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Avid Media Composer 5 Essential Training

Removing shots using Extract and Lift


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Avid Media Composer 5 Essential Training

with Ashley Kennedy

Video: Removing shots using Extract and Lift

Adding and replacing material is only a part of the equation. You'll also need to remove material from the sequence in order to build a successful story. In this movie, we'll learn how to remove material using the Extract and Lift commands, which as you'll see are the exact inverses of Splice and Overwrite. Let's take a look. Now, I was reviewing my sequence and I found a shot that I really didn't think belonged. It's right here. Let's take a look. (Music playing) We're kind of ramping up here and I think that this shot would go a lot better.
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  1. 3m 43s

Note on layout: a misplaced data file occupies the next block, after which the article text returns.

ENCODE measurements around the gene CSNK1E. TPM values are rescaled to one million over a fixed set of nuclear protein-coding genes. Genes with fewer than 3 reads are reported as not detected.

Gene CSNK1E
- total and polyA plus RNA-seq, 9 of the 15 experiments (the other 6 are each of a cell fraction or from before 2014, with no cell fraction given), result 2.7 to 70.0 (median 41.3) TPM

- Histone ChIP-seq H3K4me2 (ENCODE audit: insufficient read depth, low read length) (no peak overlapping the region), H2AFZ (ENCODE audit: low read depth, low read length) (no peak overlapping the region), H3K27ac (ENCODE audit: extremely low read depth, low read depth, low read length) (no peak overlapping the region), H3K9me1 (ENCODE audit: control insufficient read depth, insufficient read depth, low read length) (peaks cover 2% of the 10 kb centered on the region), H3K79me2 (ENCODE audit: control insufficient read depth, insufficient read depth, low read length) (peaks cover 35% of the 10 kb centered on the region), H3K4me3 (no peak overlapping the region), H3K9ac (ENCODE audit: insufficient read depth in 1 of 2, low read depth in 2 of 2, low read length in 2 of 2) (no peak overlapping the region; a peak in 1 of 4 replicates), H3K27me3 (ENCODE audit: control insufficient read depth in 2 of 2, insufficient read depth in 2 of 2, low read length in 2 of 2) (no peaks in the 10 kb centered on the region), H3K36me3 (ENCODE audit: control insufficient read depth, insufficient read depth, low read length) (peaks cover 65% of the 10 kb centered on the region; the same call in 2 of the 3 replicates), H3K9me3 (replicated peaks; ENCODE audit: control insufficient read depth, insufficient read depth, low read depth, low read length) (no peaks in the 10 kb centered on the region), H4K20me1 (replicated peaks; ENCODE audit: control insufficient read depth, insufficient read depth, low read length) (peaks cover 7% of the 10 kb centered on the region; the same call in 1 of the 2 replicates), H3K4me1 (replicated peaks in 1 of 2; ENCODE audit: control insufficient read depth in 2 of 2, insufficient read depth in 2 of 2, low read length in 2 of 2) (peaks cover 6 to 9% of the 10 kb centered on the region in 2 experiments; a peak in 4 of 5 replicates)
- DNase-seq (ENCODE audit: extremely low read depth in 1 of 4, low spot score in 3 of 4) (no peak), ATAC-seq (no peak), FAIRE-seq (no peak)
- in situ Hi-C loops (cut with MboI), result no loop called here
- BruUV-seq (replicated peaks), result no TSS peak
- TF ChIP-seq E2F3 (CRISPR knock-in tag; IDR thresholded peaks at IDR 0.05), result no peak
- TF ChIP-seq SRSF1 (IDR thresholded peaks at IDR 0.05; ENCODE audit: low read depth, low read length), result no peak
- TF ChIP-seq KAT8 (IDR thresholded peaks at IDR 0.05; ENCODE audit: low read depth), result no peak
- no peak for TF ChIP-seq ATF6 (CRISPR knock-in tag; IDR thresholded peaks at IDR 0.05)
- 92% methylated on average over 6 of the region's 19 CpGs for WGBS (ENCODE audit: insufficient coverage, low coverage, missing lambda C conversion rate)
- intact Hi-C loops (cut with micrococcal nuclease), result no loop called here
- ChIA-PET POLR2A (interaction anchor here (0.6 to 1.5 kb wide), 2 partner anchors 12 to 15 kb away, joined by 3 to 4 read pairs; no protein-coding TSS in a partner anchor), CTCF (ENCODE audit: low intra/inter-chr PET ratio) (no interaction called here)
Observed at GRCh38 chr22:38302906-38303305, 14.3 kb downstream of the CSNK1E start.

1. Welcome
      1m 16s
    2. Using the exercise files
      2m 27s
  2. 22m 59s
    1. Understanding clips and media files
      2m 34s
    2. Understanding the Select Project window
      5m 40s
    3. Working in the Project window
      5m 35s
    4. Setting up and organizing a project
      5m 13s
    5. Saving and backing up
      3m 57s
  3. 50m 15s
    1. Using the Composer Monitor and the timeline
      6m 32s
    2. Adding shots using Splice
      5m 57s
    3. Adding shots using Overwrite
      7m 2s
    4. Removing shots using Extract and Lift
      4m 31s
    5. Using Extract/Splice Segment Mode to switch shots in the timeline
      5m 1s
    6. Using Lift/Overwrite Segment Mode to move shots in the timeline
      5m 59s
    7. Using direct timeline manipulation
      4m 6s
    8. Using subclips and subsequences
      3m 48s
    9. Adding and patching video tracks
      7m 19s
  4. 26m 39s
    1. Understanding trimming
      3m 42s
    2. Using A-side Single-Roller Trim to improve audio timing
      7m 59s
    3. Using B-side Single-Roller Trim to improve audio timing
      5m 41s